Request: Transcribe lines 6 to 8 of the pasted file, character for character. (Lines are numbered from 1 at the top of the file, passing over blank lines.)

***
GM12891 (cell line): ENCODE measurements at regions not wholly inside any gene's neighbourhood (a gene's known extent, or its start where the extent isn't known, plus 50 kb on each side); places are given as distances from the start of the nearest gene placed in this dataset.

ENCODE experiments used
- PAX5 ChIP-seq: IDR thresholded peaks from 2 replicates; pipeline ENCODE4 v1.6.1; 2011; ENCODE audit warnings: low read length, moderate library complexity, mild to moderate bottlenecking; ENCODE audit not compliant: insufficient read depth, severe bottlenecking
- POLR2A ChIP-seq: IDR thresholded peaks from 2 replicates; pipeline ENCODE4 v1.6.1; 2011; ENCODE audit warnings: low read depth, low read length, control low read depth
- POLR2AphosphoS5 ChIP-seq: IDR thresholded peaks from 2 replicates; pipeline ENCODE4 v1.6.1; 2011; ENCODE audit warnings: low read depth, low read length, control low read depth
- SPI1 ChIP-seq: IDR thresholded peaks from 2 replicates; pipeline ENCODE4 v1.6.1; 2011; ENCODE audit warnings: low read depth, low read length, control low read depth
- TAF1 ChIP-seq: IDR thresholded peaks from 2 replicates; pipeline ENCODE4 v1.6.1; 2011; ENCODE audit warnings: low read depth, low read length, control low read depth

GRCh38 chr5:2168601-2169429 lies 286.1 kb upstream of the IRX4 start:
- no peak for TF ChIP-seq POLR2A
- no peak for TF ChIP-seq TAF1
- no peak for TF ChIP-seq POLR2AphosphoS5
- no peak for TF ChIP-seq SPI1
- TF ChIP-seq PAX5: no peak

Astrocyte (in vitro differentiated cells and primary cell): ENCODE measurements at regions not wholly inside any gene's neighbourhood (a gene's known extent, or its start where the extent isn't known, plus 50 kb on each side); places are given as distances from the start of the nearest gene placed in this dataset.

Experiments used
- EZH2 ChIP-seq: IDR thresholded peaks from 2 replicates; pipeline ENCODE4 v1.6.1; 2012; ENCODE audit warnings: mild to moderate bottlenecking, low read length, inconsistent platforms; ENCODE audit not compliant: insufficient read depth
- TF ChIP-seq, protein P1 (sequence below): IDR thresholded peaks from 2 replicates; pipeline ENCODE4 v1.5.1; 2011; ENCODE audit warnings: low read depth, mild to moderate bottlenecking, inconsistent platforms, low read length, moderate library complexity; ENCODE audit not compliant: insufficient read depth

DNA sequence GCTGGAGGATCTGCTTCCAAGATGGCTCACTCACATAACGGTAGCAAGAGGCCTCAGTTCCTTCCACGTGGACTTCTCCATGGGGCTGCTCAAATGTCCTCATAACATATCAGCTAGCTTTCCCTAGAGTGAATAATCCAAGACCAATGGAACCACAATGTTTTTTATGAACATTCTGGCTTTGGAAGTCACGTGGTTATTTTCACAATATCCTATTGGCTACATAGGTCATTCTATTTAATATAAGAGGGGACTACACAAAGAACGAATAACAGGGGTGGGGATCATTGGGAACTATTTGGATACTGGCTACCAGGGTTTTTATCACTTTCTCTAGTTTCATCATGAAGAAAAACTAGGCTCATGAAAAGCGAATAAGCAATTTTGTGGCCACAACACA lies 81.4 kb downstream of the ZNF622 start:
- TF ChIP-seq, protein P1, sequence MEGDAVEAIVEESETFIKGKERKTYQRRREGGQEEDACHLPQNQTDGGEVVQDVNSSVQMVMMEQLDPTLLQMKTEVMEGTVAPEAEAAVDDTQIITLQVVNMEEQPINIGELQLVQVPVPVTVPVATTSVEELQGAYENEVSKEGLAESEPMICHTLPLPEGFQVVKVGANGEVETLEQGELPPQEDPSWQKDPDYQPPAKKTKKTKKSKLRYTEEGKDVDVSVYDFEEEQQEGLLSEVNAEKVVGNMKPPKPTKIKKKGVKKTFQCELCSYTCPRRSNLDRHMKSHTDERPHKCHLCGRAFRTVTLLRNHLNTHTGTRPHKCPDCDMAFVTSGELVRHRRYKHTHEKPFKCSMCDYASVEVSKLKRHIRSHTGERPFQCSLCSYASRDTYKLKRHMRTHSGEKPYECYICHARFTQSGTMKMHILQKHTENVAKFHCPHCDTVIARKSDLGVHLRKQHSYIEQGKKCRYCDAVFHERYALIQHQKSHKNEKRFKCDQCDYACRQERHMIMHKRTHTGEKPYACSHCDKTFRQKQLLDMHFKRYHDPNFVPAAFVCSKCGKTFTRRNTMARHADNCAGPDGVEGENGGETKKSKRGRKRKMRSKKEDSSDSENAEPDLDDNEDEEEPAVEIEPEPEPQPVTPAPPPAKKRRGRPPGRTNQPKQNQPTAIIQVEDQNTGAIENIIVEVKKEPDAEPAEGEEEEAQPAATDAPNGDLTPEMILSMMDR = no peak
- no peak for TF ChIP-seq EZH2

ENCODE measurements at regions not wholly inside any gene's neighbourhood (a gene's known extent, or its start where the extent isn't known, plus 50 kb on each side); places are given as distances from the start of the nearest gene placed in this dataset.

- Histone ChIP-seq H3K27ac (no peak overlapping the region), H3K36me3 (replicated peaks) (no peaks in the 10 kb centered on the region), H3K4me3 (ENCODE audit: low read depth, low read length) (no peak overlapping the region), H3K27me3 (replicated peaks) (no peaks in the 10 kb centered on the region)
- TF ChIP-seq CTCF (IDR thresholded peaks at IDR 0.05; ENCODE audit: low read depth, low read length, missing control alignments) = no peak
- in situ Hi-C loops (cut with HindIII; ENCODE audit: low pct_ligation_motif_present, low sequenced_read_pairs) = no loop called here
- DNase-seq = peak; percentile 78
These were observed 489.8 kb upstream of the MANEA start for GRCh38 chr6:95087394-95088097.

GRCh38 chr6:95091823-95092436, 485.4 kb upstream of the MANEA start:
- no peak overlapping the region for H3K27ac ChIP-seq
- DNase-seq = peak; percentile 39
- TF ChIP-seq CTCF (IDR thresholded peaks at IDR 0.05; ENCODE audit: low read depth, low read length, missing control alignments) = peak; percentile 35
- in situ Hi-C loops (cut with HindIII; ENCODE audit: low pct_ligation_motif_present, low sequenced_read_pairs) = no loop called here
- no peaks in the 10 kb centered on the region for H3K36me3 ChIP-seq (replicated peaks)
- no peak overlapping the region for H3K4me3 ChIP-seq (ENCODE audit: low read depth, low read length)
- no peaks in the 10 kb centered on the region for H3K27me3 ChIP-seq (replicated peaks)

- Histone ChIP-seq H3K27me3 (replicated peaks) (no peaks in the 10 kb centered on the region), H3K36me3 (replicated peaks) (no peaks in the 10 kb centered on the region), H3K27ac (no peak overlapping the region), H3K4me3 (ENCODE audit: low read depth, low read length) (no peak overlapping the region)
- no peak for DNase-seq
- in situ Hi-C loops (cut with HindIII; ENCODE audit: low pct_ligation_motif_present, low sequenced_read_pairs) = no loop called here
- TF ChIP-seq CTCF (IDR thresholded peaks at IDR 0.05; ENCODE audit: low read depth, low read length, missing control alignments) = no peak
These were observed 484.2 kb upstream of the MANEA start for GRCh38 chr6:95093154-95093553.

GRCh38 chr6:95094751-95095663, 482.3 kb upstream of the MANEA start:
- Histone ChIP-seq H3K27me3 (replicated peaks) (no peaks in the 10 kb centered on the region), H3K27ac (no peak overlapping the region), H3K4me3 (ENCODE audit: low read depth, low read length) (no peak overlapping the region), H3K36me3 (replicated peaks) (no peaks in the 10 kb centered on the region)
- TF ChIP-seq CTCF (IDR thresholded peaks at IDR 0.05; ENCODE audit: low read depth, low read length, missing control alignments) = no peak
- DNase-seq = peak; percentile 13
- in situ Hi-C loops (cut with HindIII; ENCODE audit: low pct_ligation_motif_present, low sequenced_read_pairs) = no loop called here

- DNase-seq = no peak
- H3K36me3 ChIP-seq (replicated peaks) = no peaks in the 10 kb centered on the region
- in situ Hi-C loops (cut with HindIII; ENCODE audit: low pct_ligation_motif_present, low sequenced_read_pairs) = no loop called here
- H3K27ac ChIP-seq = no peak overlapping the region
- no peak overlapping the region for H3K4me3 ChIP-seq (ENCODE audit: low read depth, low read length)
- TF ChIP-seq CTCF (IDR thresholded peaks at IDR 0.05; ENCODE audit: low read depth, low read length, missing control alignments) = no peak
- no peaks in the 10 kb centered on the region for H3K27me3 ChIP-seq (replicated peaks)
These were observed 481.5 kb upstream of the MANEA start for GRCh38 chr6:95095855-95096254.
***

- SPI1 ChIP-seq: IDR thresholded peaks from 2 replicates; pipeline ENCODE4 v1.6.1; 2011; ENCODE audit warnings: low read depth, low read length, control low read depth
- TAF1 ChIP-seq: IDR thresholded peaks from 2 replicates; pipeline ENCODE4 v1.6.1; 2011; ENCODE audit warnings: low read depth, low read length, control low read depth

GRCh38 chr5:2168601-2169429 lies 286.1 kb upstream of the IRX4 start: